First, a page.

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“I’m not a massive Spaghetti Western fan,” begins pop culture fave Dominic Cooper (Preacher and the MCU’s young Howard Stark) promoting his new series, Spaghetti Western offering That Dirty Black Bag.
“I didn’t want to jump on horseback and don a sheriff badge – that was not my thing as a kid,” he confesses.
So, how did the English actor find himself filming in harsh desert locations, portraying incorruptible sheriff Arthur McCoy in the AMC series?
It was longtime friend, actor Douglas Booth, who plays the menacing, solitary bounty hunter Red Bill in the series, whose passion for the genre eventually rubbed off on Cooper. And so, the two became on-screen enemies, the series telling the story of an eight-day clash between their characters.
Cooper offers that his first impression of the script was that it was “weird” and that he found it “quite hard to follow everything that was going on it”.
“But… I read it and I couldn’t help but turn the page,” he adds, “why does [McCoy], after finding today’s equivalent of 50 million [dollars], go and chase a bloke who’s got some smelly old heads in a bag, who stole his horse? Why doesn’t he just get out of there?
“And this is a really good indication, it’s really simple, but do you want to keep reading it, and do you want to see what happens? Really simple. More often than not, you don’t, but you still persuade yourself to do the job anyway, for some reason. You’re like, ‘No, but I bet when they film it will be interesting.’”
Arthur McCoy isn’t someone you’re meant to like, but he’s a complex character who, despite being irredeemable in many ways, is still somewhat likeable (probably thanks to Cooper’s charm). Cooper describes him as “an interesting weirdo”. In episode one, he does something there’s no coming back from. McCoy and the other characters in the story, brought to life via Travis Fimmel (Vikings) and Aidan Gillen (Game of Thrones) and more, blur the lines between right and wrong.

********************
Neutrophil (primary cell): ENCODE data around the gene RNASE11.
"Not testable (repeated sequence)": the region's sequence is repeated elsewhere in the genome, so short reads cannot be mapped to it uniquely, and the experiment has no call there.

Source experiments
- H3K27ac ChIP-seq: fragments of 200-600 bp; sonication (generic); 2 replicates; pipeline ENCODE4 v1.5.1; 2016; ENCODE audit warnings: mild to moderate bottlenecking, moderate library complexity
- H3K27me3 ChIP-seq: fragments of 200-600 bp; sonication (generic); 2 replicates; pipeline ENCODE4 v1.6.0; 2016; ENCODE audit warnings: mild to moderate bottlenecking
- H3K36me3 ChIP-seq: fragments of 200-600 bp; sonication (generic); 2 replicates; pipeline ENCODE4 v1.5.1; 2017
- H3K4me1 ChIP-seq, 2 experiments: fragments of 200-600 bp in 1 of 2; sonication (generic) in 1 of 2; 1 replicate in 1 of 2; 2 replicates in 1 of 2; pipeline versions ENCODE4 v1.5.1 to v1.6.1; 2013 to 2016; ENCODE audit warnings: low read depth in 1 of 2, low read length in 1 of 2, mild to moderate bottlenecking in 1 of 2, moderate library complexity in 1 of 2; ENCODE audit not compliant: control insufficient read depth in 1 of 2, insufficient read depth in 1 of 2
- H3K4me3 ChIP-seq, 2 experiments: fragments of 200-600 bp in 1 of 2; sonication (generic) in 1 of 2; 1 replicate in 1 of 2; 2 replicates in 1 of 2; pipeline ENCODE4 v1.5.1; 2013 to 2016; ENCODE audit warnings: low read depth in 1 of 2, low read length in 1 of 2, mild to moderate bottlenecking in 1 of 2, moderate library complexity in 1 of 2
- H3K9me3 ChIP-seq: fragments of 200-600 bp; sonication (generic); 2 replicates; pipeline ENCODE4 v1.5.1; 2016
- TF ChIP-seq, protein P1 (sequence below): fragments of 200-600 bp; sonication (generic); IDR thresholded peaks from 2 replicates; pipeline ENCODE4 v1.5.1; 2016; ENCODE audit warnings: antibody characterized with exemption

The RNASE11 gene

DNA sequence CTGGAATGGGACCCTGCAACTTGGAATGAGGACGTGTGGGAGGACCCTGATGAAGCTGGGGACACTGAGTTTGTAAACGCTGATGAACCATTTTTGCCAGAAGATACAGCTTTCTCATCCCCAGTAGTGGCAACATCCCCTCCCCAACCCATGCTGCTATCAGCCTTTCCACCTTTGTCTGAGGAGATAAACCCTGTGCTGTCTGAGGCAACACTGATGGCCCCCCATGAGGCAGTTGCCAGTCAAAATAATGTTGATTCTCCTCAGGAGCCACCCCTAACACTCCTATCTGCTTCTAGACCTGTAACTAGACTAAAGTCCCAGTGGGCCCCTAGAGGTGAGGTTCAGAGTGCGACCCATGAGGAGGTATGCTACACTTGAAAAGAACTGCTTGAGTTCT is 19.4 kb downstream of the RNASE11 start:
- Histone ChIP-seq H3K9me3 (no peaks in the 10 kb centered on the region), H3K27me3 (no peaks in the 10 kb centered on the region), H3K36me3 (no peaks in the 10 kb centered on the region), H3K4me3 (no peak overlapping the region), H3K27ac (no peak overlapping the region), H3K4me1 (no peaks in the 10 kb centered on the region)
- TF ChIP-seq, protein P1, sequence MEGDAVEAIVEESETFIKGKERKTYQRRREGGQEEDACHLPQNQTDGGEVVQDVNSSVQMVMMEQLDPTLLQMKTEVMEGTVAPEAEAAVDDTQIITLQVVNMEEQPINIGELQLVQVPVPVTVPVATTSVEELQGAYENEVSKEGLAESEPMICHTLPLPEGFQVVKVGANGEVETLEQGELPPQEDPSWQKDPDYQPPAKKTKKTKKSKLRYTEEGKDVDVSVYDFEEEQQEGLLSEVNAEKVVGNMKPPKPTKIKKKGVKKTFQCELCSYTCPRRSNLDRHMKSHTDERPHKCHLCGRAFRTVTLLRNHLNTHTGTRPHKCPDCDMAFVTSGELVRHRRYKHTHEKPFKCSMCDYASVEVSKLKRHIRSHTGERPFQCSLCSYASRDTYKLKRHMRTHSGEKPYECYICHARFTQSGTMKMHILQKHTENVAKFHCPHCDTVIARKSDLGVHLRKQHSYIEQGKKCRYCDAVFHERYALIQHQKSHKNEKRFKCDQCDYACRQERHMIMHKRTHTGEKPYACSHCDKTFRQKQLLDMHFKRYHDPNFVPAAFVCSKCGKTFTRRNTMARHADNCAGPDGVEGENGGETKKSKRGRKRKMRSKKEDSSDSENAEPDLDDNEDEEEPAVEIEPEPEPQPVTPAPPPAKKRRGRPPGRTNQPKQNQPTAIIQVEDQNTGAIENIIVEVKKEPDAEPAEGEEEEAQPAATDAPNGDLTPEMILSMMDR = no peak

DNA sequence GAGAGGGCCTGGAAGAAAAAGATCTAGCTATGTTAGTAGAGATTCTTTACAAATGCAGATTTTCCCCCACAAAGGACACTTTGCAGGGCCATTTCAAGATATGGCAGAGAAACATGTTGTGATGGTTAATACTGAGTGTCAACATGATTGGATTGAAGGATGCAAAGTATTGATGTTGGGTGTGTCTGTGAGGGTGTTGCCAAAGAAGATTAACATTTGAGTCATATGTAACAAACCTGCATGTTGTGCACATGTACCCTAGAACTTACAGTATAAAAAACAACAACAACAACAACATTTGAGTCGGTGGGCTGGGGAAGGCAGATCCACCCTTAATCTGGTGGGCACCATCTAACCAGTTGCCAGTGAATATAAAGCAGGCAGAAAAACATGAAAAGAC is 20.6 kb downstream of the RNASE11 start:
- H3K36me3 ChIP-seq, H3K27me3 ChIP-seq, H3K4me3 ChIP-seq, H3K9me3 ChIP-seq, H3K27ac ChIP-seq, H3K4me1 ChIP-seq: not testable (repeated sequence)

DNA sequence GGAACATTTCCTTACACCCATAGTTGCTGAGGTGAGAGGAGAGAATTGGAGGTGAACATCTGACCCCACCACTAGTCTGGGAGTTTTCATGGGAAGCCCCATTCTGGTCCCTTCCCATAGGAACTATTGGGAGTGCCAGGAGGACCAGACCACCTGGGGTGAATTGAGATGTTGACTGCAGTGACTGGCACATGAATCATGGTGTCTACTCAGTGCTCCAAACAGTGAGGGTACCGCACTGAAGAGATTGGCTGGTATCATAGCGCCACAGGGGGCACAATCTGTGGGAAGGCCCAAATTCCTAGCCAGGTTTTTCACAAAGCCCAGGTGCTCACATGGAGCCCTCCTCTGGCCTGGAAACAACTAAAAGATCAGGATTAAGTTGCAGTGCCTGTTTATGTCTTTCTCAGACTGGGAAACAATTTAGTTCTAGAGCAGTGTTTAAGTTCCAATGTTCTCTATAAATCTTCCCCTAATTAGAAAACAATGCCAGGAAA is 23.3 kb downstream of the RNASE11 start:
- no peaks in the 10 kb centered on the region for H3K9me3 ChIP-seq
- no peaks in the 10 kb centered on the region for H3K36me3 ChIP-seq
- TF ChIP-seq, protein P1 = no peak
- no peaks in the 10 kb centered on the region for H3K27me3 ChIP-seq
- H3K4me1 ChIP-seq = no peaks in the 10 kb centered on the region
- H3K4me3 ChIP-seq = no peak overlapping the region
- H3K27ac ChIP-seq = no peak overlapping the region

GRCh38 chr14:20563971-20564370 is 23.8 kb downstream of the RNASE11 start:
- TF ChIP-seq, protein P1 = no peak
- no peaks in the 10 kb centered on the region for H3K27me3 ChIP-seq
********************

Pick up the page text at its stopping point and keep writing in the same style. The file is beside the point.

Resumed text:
“In that world, they’re all surviving, and they’re all pretty disgusting,” Cooper comments. “And maybe the idea of the hero, maybe it’s much truer to [real]life that everyone’s just out for themselves and they want what will help them and their family – mainly them – succeed. What is success?
“McCoy only wants to find [Red Bill] and hang him in front of an audience to prove his strength. But that’s not far from what many people are doing in the world now. So, it does bring up an interesting question. Maybe the idea of the hero in that storyline is old and too obvious. But there’s a reason for it, in film and TV, because we like it as an audience, and we want to know who our hero is. But there certainly aren’t any in [That Dirty Black Bag], from what I can gather.”
Perhaps those blurred lines are what separates That Dirty Black Bag from others in the genre that have come before it. “Yeah,” Cooper agrees, “there’s [usually] a clarity on who you’re meant to be following – good guy, bad guy.”
That Dirty Black Bag is now available exclusively via the AMC+ streaming bundle.